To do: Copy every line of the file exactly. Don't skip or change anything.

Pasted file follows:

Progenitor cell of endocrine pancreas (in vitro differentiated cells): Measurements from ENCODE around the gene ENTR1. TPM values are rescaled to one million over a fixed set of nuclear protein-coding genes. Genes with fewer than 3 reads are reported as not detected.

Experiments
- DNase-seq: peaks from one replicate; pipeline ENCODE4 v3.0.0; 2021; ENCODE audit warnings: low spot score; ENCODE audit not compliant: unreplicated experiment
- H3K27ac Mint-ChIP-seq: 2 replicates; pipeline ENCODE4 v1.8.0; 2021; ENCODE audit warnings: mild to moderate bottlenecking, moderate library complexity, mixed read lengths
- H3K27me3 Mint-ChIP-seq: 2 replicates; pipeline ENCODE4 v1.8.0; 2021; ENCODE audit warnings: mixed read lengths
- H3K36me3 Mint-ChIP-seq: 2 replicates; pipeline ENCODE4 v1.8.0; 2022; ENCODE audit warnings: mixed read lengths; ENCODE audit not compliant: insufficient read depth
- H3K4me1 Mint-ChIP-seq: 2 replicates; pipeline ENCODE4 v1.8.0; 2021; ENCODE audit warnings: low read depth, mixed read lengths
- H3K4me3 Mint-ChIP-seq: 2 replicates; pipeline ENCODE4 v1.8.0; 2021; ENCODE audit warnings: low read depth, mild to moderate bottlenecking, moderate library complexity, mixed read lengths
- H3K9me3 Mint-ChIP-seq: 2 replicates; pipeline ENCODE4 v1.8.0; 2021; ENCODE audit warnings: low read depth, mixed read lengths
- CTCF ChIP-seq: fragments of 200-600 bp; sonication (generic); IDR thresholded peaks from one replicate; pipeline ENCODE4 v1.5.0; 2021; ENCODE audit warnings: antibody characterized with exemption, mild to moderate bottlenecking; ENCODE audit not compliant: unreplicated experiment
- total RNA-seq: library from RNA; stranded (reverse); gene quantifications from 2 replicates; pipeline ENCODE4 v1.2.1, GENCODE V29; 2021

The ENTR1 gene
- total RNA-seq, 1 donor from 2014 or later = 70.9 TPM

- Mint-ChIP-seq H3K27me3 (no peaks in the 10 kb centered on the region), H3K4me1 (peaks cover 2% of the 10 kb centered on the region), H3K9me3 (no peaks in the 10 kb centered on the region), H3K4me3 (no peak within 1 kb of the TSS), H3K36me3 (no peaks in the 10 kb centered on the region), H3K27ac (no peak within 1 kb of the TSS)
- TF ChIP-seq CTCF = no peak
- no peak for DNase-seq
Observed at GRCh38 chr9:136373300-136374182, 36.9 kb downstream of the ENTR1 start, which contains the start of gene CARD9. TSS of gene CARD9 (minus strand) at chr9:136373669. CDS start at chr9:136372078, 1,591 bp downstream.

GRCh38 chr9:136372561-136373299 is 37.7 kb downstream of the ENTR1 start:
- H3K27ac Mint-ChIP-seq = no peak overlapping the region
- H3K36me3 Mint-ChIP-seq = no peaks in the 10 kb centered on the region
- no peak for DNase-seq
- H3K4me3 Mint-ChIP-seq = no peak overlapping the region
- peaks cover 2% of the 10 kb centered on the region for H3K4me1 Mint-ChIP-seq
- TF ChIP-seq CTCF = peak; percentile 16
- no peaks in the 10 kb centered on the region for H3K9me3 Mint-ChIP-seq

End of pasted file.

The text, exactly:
Progenitor cell of endocrine pancreas (in vitro differentiated cells): Measurements from ENCODE around the gene ENTR1. TPM values are rescaled to one million over a fixed set of nuclear protein-coding genes. Genes with fewer than 3 reads are reported as not detected.

Experiments
- DNase-seq: peaks from one replicate; pipeline ENCODE4 v3.0.0; 2021; ENCODE audit warnings: low spot score; ENCODE audit not compliant: unreplicated experiment
- H3K27ac Mint-ChIP-seq: 2 replicates; pipeline ENCODE4 v1.8.0; 2021; ENCODE audit warnings: mild to moderate bottlenecking, moderate library complexity, mixed read lengths
- H3K27me3 Mint-ChIP-seq: 2 replicates; pipeline ENCODE4 v1.8.0; 2021; ENCODE audit warnings: mixed read lengths
- H3K36me3 Mint-ChIP-seq: 2 replicates; pipeline ENCODE4 v1.8.0; 2022; ENCODE audit warnings: mixed read lengths; ENCODE audit not compliant: insufficient read depth
- H3K4me1 Mint-ChIP-seq: 2 replicates; pipeline ENCODE4 v1.8.0; 2021; ENCODE audit warnings: low read depth, mixed read lengths
- H3K4me3 Mint-ChIP-seq: 2 replicates; pipeline ENCODE4 v1.8.0; 2021; ENCODE audit warnings: low read depth, mild to moderate bottlenecking, moderate library complexity, mixed read lengths
- H3K9me3 Mint-ChIP-seq: 2 replicates; pipeline ENCODE4 v1.8.0; 2021; ENCODE audit warnings: low read depth, mixed read lengths
- CTCF ChIP-seq: fragments of 200-600 bp; sonication (generic); IDR thresholded peaks from one replicate; pipeline ENCODE4 v1.5.0; 2021; ENCODE audit warnings: antibody characterized with exemption, mild to moderate bottlenecking; ENCODE audit not compliant: unreplicated experiment
- total RNA-seq: library from RNA; stranded (reverse); gene quantifications from 2 replicates; pipeline ENCODE4 v1.2.1, GENCODE V29; 2021

The ENTR1 gene
- total RNA-seq, 1 donor from 2014 or later = 70.9 TPM

- Mint-ChIP-seq H3K27me3 (no peaks in the 10 kb centered on the region), H3K4me1 (peaks cover 2% of the 10 kb centered on the region), H3K9me3 (no peaks in the 10 kb centered on the region), H3K4me3 (no peak within 1 kb of the TSS), H3K36me3 (no peaks in the 10 kb centered on the region), H3K27ac (no peak within 1 kb of the TSS)
- TF ChIP-seq CTCF = no peak
- no peak for DNase-seq
Observed at GRCh38 chr9:136373300-136374182, 36.9 kb downstream of the ENTR1 start, which contains the start of gene CARD9. TSS of gene CARD9 (minus strand) at chr9:136373669. CDS start at chr9:136372078, 1,591 bp downstream.

GRCh38 chr9:136372561-136373299 is 37.7 kb downstream of the ENTR1 start:
- H3K27ac Mint-ChIP-seq = no peak overlapping the region
- H3K36me3 Mint-ChIP-seq = no peaks in the 10 kb centered on the region
- no peak for DNase-seq
- H3K4me3 Mint-ChIP-seq = no peak overlapping the region
- peaks cover 2% of the 10 kb centered on the region for H3K4me1 Mint-ChIP-seq
- TF ChIP-seq CTCF = peak; percentile 16
- no peaks in the 10 kb centered on the region for H3K9me3 Mint-ChIP-seq